He supported a nuclear freeze in the early 1980s and in 1990 warned against unilateral U.S. military action before the Persian Gulf War. He fought for the rights of immigrants and in 1992 was one of five Southern bishops who issued a joint statement opposing use of the death penalty. He promoted lay leadership in parishes and the role of women in church leadership positions.
In 1997 he and Bishop William G. Curlin of Charlotte, N.C., issued a joint pastoral letter on economic justice in their state, expressing concern that while North Carolina was enjoying economic prosperity and expansion the working poor were being left behind.
Bishop Gossman was a member of the Anglican-Roman Catholic dialogue in the United States and in 1991 was a leader in the formation of a statewide Catholic-Lutheran covenant, an agreement of joint witness and collaboration that at the time was only the second such covenant in the nation.
In 1999 he started the diocesan Reconciliation Initiative, a program of pastoral outreach to Catholics separated from the sacraments because of irregular marriages.
Over the years he has served on numerous committees of the U.S. Conference of Catholic Bishops.
Bishop Gossman visited Atlanta last year when he led the Benediction and gave a stirring homily during the morning liturgy at the 2005 Eucharistic Congress in Atlanta.
He welcomed the appointment of Bishop Burbidge, 48, to Raleigh, describing his successor as “a man of prayer and faith.”
Michael Francis Burbidge was born in Philadelphia June 16, 1957. He was ordained a priest of the Philadelphia Archdiocese in 1984 following studies at St. Charles Borromeo Seminary there. He also studied at Villanova and Immaculata universities in Pennsylvania and has a doctorate in education as well as master’s degrees in theology and education administration.
After two years in parish work he spent five years teaching high school. In 1991-92 he was dean of students at St. Charles Borromeo Seminary. From 1992 to 1999 he was a special assistant to Cardinal Anthony J. Bevilacqua, then archbishop of Philadelphia, and from 1999 to 2004 he returned to the seminary as rector.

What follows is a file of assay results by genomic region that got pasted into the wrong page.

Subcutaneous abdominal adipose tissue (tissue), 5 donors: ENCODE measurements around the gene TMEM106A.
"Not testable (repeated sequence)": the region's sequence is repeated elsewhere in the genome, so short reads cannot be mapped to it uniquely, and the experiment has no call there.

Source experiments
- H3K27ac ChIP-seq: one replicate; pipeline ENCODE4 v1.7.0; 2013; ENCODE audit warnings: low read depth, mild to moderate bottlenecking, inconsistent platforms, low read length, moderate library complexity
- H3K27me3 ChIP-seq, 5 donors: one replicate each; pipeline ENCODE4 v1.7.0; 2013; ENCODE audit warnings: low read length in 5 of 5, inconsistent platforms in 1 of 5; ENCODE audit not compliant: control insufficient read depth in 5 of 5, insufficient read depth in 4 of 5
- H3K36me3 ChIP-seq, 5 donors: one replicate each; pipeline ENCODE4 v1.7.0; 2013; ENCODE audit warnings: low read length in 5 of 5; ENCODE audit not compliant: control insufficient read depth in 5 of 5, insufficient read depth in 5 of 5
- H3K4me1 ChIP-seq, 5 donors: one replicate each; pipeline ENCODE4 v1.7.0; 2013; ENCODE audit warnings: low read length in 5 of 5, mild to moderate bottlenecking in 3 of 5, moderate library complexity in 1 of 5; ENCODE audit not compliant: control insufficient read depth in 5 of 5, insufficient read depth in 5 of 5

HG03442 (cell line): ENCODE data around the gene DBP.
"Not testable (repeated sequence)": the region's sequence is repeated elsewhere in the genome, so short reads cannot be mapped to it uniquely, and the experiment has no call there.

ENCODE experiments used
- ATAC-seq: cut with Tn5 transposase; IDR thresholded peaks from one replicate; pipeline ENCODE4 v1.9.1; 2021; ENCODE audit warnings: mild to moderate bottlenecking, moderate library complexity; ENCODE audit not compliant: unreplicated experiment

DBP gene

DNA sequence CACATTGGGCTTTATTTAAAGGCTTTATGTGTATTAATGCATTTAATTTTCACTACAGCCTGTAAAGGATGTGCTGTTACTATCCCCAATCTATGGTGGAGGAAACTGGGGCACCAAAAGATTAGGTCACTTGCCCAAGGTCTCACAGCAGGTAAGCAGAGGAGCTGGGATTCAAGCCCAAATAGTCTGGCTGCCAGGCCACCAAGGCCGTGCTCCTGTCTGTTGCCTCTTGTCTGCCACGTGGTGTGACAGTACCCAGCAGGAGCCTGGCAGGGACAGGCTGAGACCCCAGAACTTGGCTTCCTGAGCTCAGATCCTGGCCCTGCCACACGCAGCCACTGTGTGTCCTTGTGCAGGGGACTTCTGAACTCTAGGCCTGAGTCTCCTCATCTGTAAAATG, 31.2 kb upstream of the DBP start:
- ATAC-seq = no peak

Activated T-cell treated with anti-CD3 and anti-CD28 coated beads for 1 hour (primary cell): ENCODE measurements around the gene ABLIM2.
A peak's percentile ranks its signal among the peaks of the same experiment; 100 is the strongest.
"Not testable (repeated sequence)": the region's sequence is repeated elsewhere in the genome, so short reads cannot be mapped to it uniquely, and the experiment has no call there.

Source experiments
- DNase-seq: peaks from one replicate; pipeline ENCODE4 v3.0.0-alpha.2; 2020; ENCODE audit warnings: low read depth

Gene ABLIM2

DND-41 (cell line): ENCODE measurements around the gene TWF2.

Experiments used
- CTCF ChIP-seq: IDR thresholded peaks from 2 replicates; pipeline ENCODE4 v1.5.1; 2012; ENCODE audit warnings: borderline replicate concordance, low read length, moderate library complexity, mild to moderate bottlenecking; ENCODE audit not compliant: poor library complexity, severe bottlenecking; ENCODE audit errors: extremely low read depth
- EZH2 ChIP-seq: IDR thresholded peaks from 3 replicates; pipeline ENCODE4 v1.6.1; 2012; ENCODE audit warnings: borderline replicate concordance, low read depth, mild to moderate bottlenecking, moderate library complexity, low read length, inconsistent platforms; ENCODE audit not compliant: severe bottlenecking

In 2002 he was named an auxiliary bishop of Philadelphia. As a bishop, he has held several archdiocesan posts including vicar general and head of the Priests’ Personnel Board.
Daniel Edward Thomas, the new auxiliary bishop in Philadelphia, was born in that city on June 11, 1959, and ordained a priest of the archdiocese in 1985 after studies at St. Charles Borromeo Seminary.
Following ordination he did graduate studies at the Pontifical Gregorian University in Rome, where he earned a licentiate in theology in 1989. From 1990 to 2005 Bishop-designate Thomas served at the Vatican as an official of the Congregation for Bishops. In those years he was also spiritual director of seminarians at the Pontifical North American College. He returned to the archdiocese in 2005 as pastor of Our Lady of the Assumption Parish in Strafford.
Bishop Gossman is to serve as administrator of the Raleigh Diocese until Bishop Burbidge’s installation.
Archbishop Gregory, who will be on hand to welcome the new bishop at the installation in August, expressed his prayers for Bishop Burbidge’s success.
“I know that the clergy, Religious, and laity of the Diocese of Raleigh will welcome Bishop Burbidge into their hearts. I am honored to welcome him to the Province of Atlanta as he begins his new service to the Church in Raleigh. May the Lord Jesus bless his every effort to tend this local Church and grant him joy, success, and happiness.”